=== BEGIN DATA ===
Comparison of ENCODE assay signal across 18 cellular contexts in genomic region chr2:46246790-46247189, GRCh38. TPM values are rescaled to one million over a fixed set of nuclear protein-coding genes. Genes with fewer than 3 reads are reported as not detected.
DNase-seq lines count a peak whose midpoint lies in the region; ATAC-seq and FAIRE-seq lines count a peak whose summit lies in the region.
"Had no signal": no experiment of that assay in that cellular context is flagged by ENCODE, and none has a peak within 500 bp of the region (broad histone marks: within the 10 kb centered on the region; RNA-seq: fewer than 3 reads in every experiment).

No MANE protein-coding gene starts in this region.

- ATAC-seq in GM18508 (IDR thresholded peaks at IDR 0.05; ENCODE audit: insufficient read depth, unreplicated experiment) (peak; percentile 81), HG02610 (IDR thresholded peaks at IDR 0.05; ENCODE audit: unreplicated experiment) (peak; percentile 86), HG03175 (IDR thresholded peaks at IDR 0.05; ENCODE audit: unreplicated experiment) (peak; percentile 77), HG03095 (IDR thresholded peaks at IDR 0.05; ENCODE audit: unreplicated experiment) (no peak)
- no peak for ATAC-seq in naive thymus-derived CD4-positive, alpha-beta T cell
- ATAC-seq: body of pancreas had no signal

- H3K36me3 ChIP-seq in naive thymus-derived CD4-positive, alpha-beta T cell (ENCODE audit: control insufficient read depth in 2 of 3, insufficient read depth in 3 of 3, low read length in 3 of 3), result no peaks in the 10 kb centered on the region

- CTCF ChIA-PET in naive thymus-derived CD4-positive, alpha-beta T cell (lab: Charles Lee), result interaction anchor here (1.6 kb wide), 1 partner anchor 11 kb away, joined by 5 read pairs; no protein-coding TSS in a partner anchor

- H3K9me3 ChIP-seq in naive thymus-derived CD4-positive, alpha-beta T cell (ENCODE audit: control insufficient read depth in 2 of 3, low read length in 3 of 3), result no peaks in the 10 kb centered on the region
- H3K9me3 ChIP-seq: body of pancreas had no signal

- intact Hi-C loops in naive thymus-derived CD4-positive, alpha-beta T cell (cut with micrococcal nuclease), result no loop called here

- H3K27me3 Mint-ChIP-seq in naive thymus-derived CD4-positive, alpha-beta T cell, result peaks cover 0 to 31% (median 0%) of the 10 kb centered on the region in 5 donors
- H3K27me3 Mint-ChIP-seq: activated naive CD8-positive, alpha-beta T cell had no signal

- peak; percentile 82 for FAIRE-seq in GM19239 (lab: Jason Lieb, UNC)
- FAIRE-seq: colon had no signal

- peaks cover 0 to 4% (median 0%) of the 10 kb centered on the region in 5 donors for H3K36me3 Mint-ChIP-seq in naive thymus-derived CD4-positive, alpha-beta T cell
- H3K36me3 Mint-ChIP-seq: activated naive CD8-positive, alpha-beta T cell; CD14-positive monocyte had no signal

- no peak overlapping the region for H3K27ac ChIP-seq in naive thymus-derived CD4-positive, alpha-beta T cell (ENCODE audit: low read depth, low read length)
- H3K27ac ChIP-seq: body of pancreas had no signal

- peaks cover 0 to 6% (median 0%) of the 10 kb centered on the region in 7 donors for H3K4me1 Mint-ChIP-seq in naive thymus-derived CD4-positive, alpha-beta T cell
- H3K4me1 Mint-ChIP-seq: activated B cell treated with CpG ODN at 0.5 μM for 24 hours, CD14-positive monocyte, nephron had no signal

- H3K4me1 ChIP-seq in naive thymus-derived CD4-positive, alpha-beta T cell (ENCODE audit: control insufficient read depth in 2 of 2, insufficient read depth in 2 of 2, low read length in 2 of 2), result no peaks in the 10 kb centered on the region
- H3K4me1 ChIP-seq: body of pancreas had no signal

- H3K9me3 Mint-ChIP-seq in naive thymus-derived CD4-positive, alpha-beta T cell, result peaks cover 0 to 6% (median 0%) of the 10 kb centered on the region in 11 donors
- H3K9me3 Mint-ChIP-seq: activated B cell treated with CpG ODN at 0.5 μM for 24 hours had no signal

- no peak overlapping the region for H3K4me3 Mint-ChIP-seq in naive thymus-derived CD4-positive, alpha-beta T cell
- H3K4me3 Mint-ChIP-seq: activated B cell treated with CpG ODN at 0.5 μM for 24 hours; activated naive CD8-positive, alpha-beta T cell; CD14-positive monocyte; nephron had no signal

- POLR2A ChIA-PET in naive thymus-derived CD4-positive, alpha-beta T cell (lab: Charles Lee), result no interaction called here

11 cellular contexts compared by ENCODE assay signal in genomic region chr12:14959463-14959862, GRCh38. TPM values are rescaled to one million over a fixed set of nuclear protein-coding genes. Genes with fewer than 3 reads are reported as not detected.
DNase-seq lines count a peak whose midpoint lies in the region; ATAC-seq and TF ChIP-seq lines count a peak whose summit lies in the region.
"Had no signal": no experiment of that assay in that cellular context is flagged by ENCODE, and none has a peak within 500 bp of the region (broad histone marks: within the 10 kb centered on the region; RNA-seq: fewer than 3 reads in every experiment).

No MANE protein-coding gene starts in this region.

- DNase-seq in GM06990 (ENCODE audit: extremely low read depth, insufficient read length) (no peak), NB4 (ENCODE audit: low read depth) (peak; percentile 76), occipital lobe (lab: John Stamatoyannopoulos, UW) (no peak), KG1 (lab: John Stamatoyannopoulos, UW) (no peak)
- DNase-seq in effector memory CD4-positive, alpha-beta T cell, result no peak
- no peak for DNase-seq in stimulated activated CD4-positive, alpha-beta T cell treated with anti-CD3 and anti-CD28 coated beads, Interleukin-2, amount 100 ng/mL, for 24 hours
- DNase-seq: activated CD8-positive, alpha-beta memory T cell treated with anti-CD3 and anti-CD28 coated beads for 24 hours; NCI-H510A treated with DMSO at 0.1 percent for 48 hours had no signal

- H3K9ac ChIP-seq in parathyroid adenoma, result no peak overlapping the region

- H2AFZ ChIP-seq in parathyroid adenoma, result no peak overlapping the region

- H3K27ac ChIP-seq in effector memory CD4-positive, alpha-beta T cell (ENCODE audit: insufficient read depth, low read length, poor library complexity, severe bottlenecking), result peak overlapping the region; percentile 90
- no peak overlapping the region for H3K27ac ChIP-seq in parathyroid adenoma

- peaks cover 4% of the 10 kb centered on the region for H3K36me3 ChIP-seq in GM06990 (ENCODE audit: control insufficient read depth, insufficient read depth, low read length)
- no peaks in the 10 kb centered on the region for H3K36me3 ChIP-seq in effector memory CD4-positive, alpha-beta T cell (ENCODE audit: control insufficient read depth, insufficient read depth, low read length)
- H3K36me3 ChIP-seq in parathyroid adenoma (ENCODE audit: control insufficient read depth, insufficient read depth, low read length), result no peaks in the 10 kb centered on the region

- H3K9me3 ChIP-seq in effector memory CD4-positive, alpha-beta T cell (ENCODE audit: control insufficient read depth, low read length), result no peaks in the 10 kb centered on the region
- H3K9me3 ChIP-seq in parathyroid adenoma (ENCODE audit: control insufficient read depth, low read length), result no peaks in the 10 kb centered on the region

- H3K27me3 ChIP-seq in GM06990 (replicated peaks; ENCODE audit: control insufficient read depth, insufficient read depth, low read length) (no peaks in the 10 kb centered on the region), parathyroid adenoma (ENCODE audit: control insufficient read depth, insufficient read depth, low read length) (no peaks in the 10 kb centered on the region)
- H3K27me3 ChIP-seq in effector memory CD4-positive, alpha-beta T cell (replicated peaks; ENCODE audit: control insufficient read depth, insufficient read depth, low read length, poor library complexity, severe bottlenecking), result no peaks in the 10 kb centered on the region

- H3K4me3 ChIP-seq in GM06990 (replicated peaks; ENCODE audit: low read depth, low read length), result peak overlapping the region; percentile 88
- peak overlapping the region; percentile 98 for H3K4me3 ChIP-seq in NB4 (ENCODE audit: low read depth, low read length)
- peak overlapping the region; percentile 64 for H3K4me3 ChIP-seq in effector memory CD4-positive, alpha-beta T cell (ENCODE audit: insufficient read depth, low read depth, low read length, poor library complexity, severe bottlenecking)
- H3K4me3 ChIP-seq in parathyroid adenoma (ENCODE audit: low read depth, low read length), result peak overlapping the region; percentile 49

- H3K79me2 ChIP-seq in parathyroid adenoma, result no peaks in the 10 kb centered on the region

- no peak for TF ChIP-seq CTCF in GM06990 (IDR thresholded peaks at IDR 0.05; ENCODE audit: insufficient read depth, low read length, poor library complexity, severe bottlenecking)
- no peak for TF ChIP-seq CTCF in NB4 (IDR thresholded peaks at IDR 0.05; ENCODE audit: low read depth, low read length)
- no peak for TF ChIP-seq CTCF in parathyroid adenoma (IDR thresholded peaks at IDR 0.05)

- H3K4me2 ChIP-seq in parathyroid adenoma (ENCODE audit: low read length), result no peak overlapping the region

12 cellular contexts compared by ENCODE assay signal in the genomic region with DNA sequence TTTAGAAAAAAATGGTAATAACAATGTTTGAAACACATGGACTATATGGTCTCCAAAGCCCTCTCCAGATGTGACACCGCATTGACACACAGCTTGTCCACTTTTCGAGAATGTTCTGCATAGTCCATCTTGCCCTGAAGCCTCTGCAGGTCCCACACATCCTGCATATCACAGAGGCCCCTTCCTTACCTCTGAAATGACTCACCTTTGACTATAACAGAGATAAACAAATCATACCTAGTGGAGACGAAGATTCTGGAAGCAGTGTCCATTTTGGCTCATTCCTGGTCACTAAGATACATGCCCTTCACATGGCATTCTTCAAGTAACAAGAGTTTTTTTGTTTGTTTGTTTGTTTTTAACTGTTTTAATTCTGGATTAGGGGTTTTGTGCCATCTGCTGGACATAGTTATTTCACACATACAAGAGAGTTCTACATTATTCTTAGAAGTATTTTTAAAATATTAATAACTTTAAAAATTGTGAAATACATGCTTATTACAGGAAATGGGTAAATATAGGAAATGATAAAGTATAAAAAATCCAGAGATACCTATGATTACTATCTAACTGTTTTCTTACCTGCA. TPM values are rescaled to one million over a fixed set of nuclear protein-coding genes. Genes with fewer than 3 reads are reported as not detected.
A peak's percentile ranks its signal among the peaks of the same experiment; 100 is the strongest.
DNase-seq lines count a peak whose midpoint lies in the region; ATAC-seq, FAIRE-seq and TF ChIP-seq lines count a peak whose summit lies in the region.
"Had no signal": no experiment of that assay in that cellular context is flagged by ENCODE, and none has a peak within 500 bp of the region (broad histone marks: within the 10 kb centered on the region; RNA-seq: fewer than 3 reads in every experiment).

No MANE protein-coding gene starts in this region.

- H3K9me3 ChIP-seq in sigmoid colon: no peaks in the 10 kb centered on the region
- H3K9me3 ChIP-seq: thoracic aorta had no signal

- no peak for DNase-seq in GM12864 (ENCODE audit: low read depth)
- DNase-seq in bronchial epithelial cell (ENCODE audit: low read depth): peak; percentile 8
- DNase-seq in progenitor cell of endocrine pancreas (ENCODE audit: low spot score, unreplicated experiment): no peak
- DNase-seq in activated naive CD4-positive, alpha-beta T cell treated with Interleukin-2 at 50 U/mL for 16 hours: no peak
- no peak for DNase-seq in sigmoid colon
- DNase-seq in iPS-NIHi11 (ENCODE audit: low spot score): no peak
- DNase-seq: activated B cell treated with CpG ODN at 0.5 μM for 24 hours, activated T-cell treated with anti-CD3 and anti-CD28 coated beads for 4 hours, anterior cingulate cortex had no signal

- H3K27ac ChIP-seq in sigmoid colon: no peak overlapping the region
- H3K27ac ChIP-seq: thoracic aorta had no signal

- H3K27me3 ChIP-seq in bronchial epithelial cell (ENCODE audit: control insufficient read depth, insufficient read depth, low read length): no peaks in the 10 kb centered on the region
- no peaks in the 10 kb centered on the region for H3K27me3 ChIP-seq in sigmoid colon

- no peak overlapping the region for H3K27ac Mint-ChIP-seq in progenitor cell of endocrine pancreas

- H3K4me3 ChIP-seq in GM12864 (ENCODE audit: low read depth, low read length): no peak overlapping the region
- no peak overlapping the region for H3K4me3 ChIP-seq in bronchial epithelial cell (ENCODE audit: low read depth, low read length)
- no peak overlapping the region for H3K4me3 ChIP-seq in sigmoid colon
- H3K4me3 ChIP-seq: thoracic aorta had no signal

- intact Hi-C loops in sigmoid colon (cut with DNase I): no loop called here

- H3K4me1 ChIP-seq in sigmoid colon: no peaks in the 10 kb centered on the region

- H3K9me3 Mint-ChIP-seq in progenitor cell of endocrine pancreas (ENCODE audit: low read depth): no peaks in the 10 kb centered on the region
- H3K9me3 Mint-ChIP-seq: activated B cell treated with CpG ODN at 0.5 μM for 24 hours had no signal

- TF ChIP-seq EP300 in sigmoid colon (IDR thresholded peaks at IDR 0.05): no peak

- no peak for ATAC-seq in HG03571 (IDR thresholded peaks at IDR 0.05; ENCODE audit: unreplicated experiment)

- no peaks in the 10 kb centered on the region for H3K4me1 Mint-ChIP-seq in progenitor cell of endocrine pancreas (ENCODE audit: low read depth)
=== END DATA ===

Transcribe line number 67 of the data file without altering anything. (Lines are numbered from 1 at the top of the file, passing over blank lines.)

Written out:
- DNase-seq in progenitor cell of endocrine pancreas (ENCODE audit: low spot score, unreplicated experiment): no peak